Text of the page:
By Daniel J. DeNoon
The popular class of antacids that includes Aciphex, Dexilant, Nexium, Prevacid, Prilosec, and Protonix increases the risk of C. diff infection and bone fracture, new studies find.
The drugs all are proton pump inhibitors (PPIs), the most powerful class of antacid drugs. It’s the third highest-selling class of drugs in the U.S. Each year, doctors write 113.4 million prescriptions for the drugs. Two, Prevacid and Prilosec, are available without prescription.
The drugs do a great job of reducing stomach acid. They’re not only far more powerful than simple antacids (such as Maalox, Rolaids, and Tums) but also reduce stomach acid more than the H2RA drugs Axid, Pepcid, Tagamet, and Zantac.
PPIs are supposed to be used only for serious conditions, but often they are taken for simple heartburn. Moreover, doctors tend to overprescribe PPIs for hospitalized patients. What’s the harm?
More than many patients should risk, according to a series of articles in the May 10 issue of Archives of Internal Medicine.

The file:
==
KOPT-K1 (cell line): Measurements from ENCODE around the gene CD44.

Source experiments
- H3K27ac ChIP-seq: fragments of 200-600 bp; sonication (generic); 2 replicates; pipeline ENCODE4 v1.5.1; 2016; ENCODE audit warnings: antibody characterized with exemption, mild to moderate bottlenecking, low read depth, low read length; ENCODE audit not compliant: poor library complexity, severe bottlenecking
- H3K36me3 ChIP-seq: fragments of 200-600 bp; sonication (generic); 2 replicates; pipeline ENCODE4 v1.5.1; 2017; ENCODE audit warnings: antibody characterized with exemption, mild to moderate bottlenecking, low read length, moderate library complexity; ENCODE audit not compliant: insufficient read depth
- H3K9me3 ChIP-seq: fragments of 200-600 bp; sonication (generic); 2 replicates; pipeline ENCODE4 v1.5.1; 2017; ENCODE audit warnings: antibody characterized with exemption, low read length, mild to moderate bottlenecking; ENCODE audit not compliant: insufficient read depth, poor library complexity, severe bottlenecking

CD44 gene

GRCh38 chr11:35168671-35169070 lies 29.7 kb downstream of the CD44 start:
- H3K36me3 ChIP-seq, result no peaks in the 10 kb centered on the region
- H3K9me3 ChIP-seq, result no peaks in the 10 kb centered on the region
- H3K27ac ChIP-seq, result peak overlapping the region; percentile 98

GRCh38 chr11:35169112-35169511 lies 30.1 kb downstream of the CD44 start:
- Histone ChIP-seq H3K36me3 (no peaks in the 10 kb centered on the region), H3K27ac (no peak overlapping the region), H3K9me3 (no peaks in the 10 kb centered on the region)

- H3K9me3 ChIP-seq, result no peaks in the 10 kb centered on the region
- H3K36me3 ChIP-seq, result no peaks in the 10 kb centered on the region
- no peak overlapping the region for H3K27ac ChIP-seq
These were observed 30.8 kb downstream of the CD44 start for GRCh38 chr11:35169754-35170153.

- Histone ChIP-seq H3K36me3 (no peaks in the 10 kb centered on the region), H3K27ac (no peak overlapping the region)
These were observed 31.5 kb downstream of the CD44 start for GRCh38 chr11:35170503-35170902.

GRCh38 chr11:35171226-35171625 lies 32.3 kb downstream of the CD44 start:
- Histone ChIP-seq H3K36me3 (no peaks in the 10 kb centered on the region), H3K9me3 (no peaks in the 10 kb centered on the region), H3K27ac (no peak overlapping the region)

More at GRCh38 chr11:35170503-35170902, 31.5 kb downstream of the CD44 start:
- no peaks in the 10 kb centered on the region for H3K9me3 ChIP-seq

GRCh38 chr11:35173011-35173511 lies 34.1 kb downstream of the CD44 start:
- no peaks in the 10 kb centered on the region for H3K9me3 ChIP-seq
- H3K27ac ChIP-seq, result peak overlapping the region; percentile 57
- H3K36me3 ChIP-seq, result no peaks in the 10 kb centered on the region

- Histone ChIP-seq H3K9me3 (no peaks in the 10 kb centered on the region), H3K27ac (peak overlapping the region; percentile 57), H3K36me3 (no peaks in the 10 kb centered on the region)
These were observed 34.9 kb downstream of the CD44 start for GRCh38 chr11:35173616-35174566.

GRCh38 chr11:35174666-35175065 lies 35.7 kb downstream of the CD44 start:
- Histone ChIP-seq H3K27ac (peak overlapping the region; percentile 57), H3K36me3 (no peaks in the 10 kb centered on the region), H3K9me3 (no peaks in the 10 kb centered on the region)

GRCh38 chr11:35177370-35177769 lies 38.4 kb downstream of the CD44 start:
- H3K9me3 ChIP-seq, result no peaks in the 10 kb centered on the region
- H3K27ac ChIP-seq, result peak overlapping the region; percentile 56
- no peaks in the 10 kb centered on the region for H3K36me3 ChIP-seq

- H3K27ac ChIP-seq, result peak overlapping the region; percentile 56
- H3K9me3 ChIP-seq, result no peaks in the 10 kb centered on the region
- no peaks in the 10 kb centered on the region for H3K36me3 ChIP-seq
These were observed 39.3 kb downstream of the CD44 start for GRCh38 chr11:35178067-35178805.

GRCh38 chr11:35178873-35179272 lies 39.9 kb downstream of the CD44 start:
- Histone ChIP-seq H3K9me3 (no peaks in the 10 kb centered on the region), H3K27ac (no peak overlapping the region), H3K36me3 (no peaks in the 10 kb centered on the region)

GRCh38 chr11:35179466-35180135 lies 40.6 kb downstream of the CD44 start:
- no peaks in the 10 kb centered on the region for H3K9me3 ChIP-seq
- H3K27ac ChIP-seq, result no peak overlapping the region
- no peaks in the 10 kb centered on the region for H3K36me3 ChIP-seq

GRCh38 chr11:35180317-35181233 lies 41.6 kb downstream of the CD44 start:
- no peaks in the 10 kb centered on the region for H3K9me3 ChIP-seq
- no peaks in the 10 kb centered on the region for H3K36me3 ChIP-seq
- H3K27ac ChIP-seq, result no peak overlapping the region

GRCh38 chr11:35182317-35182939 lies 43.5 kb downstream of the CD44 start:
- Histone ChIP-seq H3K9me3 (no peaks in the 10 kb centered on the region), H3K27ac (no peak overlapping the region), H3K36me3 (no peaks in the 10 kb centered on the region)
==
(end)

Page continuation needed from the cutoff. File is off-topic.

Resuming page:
April 13, 2010
by Jon Hood
A lawsuit filed last week accuses Johnson & Johnson of conspiring with pharmaceutical consultant Omnicare in an effort to push J&J drugs on nursing home residents, and violating federal Medicaid laws in the process.
As a result of the scheme, “residents were overcharged for their medications, had additional medications administered and were unlawfully switched to Johnson & Johnson drugs,” all in the name of increasing revenue, according to the lawsuit.
The suit, filed in federal court in California, says Omnicare — which “occupies a ‘dual’ role of a dispensing pharmacy and consulting pharmacy” — gave certain J&J drugs “elevated status as the default drug of choice” for thousands of nursing home patients. J&J allegedly gave Omnicare “performance rebates” — essentially kickbacks — in return for its services. This arrangement was memorialized in a 1997 “Supply Agreement” between the two companies, the suit states.
The agreement provided that the two companies would “meet quarterly to review their joint ‘business plan’ and ‘performance goals,’” and came up with a novel way to deal with the performance-rebates: they would be treated as year-end bonuses.